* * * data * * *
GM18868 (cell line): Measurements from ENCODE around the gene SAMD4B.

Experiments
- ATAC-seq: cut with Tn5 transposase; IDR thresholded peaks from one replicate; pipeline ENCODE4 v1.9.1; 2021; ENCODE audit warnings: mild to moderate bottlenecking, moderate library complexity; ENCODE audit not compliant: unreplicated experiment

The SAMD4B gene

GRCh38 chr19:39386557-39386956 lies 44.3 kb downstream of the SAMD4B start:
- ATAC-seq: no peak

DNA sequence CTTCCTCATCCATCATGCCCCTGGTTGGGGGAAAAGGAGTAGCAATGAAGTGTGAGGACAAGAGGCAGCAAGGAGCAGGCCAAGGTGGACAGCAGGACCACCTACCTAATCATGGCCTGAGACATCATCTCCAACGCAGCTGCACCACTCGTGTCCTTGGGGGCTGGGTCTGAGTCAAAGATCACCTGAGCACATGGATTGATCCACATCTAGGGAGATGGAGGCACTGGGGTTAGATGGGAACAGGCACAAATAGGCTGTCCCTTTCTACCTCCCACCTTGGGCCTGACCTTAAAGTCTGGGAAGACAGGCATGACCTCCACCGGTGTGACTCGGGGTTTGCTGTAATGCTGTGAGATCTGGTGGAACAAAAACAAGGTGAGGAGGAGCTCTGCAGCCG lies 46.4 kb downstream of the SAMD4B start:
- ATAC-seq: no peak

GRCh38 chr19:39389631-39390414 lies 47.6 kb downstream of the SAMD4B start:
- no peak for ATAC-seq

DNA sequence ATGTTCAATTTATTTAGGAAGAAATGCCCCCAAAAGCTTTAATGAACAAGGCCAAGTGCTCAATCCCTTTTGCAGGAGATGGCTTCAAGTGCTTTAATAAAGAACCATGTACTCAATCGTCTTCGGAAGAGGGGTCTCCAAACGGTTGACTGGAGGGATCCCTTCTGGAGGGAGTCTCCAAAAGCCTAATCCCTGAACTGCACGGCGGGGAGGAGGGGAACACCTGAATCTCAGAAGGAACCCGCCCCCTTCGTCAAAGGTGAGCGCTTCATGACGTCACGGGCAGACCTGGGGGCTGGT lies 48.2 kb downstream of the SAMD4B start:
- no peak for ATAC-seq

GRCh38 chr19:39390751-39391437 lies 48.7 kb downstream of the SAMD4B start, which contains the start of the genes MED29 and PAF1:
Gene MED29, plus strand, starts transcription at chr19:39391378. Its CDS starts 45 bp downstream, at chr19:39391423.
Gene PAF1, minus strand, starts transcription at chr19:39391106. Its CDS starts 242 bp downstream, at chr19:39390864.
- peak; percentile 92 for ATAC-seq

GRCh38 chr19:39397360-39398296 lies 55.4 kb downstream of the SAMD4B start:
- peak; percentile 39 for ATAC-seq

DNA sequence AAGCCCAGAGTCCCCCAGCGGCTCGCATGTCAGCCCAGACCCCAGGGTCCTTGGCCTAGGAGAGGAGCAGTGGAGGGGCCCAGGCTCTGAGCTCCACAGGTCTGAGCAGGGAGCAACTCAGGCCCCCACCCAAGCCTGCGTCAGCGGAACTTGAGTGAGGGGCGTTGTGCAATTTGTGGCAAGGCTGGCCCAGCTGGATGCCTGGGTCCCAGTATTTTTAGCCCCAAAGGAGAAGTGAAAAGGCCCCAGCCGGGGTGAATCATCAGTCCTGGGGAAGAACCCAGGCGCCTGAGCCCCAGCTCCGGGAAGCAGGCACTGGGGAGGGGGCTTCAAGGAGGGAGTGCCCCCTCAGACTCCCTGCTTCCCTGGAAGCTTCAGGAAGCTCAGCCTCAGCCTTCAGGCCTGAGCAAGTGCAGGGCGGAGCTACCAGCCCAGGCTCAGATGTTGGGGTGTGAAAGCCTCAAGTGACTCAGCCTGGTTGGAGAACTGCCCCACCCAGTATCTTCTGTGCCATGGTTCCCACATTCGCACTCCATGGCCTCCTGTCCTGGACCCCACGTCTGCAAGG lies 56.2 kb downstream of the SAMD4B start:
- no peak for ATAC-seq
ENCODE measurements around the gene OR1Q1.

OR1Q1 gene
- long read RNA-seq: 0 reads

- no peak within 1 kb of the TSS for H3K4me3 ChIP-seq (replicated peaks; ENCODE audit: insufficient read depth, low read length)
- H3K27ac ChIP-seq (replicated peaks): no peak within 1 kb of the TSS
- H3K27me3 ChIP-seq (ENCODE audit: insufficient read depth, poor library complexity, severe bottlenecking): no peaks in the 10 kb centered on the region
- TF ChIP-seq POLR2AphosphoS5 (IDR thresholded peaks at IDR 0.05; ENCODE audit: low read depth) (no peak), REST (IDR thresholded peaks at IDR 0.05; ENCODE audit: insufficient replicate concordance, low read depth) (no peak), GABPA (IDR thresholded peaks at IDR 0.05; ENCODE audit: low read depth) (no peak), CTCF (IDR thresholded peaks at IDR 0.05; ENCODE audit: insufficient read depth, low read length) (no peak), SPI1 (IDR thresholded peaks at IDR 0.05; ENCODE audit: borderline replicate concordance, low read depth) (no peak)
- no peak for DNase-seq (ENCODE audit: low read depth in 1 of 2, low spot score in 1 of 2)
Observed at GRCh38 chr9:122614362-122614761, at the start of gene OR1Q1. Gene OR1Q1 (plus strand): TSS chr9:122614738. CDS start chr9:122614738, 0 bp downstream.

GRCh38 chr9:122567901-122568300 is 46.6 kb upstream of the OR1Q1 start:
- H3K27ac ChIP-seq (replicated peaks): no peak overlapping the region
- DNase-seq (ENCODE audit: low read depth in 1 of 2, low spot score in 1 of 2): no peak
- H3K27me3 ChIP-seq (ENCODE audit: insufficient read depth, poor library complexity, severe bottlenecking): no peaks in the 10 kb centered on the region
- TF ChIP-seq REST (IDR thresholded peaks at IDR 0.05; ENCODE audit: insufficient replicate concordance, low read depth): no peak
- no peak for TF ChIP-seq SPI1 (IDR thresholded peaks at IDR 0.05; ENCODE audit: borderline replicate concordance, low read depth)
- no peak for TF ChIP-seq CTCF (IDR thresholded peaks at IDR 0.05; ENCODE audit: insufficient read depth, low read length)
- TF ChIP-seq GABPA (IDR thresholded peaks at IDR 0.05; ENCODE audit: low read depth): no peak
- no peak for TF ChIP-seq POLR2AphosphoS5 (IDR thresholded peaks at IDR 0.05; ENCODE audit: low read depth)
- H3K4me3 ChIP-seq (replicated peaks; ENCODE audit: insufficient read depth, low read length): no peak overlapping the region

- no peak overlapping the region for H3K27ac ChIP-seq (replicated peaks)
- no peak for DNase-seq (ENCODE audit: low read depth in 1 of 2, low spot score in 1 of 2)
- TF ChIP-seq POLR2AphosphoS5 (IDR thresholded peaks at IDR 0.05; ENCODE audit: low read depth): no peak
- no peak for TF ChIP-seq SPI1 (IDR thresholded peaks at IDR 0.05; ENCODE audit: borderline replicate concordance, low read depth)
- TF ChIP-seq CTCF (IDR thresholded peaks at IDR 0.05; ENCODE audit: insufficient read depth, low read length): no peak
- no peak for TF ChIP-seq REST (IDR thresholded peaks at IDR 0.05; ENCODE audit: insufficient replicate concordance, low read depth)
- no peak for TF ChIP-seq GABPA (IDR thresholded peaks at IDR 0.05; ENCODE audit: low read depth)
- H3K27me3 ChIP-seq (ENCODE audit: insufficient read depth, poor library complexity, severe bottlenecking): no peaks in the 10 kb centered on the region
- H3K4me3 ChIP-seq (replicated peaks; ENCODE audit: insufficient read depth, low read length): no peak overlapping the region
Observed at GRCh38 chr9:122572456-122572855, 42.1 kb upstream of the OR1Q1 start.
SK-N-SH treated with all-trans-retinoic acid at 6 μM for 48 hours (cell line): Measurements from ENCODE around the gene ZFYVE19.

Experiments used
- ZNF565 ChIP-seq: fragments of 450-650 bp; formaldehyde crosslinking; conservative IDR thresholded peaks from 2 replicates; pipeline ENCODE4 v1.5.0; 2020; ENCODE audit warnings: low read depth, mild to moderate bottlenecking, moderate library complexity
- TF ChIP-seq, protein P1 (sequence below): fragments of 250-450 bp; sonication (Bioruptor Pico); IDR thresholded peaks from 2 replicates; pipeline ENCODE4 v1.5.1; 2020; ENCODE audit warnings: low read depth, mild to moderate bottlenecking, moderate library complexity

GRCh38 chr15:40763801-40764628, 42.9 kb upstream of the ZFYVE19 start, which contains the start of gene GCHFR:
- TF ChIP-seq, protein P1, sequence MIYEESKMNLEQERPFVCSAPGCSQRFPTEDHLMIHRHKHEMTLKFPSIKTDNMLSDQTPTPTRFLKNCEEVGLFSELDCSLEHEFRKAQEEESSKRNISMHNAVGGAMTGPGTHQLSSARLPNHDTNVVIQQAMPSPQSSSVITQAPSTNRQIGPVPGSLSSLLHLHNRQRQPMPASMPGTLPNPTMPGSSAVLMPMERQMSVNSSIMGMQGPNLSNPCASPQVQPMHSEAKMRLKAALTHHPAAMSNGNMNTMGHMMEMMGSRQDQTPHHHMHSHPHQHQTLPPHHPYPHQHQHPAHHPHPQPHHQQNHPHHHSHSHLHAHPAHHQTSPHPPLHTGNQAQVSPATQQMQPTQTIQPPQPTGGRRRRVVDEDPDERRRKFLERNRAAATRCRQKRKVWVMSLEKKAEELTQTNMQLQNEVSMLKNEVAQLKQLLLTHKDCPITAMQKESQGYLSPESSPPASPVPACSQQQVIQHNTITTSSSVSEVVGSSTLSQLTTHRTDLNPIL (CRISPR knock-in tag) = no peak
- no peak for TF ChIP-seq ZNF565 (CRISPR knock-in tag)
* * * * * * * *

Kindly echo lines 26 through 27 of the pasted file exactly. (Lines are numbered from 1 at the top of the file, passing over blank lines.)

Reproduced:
- H3K27me3 ChIP-seq (ENCODE audit: insufficient read depth, poor library complexity, severe bottlenecking): no peaks in the 10 kb centered on the region
- TF ChIP-seq POLR2AphosphoS5 (IDR thresholded peaks at IDR 0.05; ENCODE audit: low read depth) (no peak), REST (IDR thresholded peaks at IDR 0.05; ENCODE audit: insufficient replicate concordance, low read depth) (no peak), GABPA (IDR thresholded peaks at IDR 0.05; ENCODE audit: low read depth) (no peak), CTCF (IDR thresholded peaks at IDR 0.05; ENCODE audit: insufficient read depth, low read length) (no peak), SPI1 (IDR thresholded peaks at IDR 0.05; ENCODE audit: borderline replicate concordance, low read depth) (no peak)